I’m a fifth-generation farmer. My family have run properties alongside the Darling/Baaka River for almost a century. We have watched as the once mighty river system that runs through the heart of our nation has suffered due to government mismanagement and over-extraction upstream.
I’ve always said the red dirt of home runs through my veins, and this connection to country fuels my commitment to fight for the health of its lifeblood, the Murray-Darling.
Recently, The Australia Institute published my research exploring one aspect of the Murray-Darling Basin Plan called the Off-Farm Efficiency Program, which was designed to return 450GL of water to the environment. The report analysed a list of project proposals that federal Water Minister Keith Pitt claimed formed “the core of our work” under the program. Worryingly, many of the projects on this list showed little or no prospect of returning water to the environment. Some involved extracting more water from the system; others included building and upgrading more than 1200 bridges in NSW irrigation districts.
The research showed that just 0.46 per cent of the 450GL has been recovered so far and the department is on track to secure just 13 per cent of that target by the 2024 deadline. Consequently, the report recommended that details relating to all of the projects be released publicly and that no funding be committed to any projects until detailed plans were revealed, including costings and estimated water recovery volumes. A very modest recommendation given the research findings.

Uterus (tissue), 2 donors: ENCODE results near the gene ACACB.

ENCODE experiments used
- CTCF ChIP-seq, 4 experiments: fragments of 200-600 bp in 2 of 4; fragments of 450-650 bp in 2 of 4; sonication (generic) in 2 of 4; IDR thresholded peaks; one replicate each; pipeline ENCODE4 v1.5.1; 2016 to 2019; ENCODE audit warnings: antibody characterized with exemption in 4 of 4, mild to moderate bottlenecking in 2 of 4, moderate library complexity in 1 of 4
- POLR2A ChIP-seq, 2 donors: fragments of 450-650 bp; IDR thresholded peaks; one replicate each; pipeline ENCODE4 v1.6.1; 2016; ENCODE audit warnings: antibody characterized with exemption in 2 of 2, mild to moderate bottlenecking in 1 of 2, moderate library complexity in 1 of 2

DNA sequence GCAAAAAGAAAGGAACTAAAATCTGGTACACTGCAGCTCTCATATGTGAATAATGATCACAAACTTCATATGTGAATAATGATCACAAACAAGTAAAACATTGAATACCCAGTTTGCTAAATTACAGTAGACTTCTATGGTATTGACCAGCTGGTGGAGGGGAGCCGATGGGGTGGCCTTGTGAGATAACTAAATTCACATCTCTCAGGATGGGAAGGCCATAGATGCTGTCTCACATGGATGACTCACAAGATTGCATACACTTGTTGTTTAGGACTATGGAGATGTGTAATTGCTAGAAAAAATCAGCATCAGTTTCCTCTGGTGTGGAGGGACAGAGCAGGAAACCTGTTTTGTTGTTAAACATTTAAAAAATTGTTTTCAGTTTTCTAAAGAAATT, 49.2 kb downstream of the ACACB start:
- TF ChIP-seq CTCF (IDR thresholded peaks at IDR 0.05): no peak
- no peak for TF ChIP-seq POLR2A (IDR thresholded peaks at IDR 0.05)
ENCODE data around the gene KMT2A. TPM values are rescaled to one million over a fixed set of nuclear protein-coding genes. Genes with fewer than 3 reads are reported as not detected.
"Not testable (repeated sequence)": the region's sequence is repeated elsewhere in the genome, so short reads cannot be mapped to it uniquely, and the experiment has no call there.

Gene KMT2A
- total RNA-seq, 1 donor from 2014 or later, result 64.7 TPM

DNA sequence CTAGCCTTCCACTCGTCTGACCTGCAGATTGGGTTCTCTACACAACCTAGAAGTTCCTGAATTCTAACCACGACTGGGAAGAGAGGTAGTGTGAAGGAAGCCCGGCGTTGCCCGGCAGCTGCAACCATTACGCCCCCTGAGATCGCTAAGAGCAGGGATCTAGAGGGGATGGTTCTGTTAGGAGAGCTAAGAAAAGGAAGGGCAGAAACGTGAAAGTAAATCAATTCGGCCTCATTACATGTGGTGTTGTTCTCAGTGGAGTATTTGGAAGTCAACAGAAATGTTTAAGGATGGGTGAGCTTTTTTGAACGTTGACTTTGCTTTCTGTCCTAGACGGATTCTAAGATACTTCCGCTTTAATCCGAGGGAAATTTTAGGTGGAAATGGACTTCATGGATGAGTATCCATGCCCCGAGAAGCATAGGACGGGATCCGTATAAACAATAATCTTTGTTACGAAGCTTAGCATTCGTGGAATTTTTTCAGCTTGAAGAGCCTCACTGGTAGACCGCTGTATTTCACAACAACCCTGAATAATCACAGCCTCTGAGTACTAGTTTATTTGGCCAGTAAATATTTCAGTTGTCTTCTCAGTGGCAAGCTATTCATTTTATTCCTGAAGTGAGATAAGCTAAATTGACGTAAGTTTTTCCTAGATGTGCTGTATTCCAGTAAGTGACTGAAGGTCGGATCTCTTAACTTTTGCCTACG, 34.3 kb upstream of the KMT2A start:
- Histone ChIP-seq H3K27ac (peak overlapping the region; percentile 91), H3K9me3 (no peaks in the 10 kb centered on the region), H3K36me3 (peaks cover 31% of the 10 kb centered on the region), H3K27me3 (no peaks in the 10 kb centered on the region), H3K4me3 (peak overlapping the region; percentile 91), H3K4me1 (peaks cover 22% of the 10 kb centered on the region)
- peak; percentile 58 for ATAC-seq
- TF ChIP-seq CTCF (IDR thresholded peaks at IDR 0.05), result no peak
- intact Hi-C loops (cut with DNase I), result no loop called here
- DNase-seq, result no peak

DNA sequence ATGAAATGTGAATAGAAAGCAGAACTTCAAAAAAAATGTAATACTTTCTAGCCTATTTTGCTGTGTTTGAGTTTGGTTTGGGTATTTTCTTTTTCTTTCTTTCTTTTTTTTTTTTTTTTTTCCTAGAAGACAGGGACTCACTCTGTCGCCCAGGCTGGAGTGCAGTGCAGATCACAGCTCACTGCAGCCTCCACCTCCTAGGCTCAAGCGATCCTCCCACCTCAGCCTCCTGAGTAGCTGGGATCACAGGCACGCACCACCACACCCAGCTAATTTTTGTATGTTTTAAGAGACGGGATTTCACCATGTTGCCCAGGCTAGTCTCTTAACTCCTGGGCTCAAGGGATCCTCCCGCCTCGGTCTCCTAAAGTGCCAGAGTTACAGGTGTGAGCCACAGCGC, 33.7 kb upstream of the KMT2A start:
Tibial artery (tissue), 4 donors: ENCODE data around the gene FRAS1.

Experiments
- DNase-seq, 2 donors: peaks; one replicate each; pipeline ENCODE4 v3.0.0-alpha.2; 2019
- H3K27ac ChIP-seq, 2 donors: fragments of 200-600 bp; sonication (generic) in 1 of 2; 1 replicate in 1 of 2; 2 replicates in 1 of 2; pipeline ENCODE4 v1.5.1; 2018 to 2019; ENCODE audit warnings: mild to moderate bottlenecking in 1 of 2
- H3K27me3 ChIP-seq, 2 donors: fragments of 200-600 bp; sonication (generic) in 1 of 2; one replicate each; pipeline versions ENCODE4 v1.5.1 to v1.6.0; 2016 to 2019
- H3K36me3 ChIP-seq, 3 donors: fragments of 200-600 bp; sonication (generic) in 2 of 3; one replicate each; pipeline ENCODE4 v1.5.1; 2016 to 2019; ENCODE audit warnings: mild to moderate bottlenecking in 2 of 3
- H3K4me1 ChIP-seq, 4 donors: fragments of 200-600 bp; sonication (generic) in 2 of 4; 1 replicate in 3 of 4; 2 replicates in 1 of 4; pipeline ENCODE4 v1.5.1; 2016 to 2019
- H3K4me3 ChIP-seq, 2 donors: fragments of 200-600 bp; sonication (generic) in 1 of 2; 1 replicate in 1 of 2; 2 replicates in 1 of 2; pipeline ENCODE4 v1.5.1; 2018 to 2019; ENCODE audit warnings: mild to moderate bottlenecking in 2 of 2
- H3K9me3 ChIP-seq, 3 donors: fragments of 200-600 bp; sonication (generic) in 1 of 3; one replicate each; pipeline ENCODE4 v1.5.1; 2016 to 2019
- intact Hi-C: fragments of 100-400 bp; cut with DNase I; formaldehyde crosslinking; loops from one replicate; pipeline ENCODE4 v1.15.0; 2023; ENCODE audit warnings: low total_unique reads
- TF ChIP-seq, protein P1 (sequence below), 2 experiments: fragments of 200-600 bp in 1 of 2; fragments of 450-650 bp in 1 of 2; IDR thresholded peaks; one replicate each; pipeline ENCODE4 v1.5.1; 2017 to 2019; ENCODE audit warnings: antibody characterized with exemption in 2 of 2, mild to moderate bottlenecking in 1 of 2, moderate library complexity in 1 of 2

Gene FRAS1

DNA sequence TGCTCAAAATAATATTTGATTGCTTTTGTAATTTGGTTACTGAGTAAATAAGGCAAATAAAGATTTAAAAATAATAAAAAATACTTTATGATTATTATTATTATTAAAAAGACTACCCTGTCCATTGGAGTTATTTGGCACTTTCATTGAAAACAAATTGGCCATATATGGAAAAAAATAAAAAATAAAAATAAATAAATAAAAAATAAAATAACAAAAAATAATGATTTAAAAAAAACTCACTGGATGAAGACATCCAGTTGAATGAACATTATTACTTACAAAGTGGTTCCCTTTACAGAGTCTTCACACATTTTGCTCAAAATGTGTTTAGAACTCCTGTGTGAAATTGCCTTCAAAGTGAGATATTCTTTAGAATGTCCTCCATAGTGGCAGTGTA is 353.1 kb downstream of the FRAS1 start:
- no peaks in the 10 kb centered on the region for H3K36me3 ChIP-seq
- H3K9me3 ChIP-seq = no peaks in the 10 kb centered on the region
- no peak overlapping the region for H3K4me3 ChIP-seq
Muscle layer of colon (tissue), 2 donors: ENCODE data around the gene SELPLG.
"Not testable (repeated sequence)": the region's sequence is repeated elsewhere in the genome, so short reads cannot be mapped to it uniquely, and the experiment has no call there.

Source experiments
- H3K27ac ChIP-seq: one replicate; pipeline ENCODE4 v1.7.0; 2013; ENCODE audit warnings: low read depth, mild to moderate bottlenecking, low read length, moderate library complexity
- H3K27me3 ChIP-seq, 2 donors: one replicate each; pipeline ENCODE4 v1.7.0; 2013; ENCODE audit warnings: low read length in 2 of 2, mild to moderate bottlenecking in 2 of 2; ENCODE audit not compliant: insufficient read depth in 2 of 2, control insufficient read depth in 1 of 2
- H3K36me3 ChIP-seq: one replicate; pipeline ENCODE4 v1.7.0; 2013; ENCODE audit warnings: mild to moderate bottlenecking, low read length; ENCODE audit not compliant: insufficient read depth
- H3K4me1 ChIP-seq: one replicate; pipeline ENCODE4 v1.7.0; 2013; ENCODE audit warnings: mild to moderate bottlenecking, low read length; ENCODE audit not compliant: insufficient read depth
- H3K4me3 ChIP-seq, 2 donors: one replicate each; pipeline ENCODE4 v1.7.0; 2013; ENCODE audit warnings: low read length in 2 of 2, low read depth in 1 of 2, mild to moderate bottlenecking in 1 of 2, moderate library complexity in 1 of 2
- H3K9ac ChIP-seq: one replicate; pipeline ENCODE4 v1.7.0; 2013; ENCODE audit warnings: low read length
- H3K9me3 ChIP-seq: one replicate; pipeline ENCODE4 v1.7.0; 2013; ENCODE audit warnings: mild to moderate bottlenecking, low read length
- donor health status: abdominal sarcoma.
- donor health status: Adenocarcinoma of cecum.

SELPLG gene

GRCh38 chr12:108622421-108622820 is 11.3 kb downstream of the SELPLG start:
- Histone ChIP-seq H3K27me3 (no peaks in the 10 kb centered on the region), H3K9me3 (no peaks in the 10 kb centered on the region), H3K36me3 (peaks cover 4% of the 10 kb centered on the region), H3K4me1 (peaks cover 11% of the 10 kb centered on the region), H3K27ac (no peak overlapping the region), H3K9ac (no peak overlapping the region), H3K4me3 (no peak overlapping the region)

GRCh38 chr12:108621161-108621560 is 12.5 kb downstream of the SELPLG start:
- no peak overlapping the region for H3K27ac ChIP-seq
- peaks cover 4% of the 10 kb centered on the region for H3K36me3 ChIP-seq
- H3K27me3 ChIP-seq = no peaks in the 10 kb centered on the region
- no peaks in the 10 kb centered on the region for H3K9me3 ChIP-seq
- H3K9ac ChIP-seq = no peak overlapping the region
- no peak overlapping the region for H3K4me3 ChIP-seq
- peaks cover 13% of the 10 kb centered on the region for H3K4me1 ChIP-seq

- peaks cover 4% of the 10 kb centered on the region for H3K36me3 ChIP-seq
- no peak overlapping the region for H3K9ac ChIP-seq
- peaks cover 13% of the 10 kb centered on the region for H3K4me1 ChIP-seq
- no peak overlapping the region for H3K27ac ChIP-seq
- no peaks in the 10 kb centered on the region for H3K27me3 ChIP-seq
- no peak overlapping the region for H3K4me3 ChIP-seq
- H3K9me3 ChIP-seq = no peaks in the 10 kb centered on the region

Despite the report serving as a catalyst for Senators from all sides of politics – including government Senator Andrew McLachlan – to demand more transparency of the program during Budget Estimates, the minister chose to lash out at The Australia Institute rather than seek answers from his department. Mr Pitt claimed the research was “wildly inaccurate” without identifying any actual inaccuracies.
Attempting to pit research against irrigators is not going to do anyone any good, so we responded by offering the minister a briefing on the report. That offer stands, but two weeks later we’re yet to receive a call.
Interestingly, in the days following the publication of the report, the department’s Off-Farm Efficiency Program website has been updated and the proposals regarding bridges were removed – so it appears the minister definitely called someone.
In the meantime, I have spoken to a number of irrigator groups and community members. While we don’t agree on everything, we all recognise that money intended to increase environmental flows should only be used on projects that offer the prospect of genuine water recovery.
I’ll continue my work farming on the Darling/Baaka and fighting for the health of the river system that our community and this country relies on, but it is the minister who holds the livelihoods of regional Australians in his hands.
Kate McBride is a fifth-generation farmer and an Anne Kantor Fellow at independent think tank, The Australia Institute.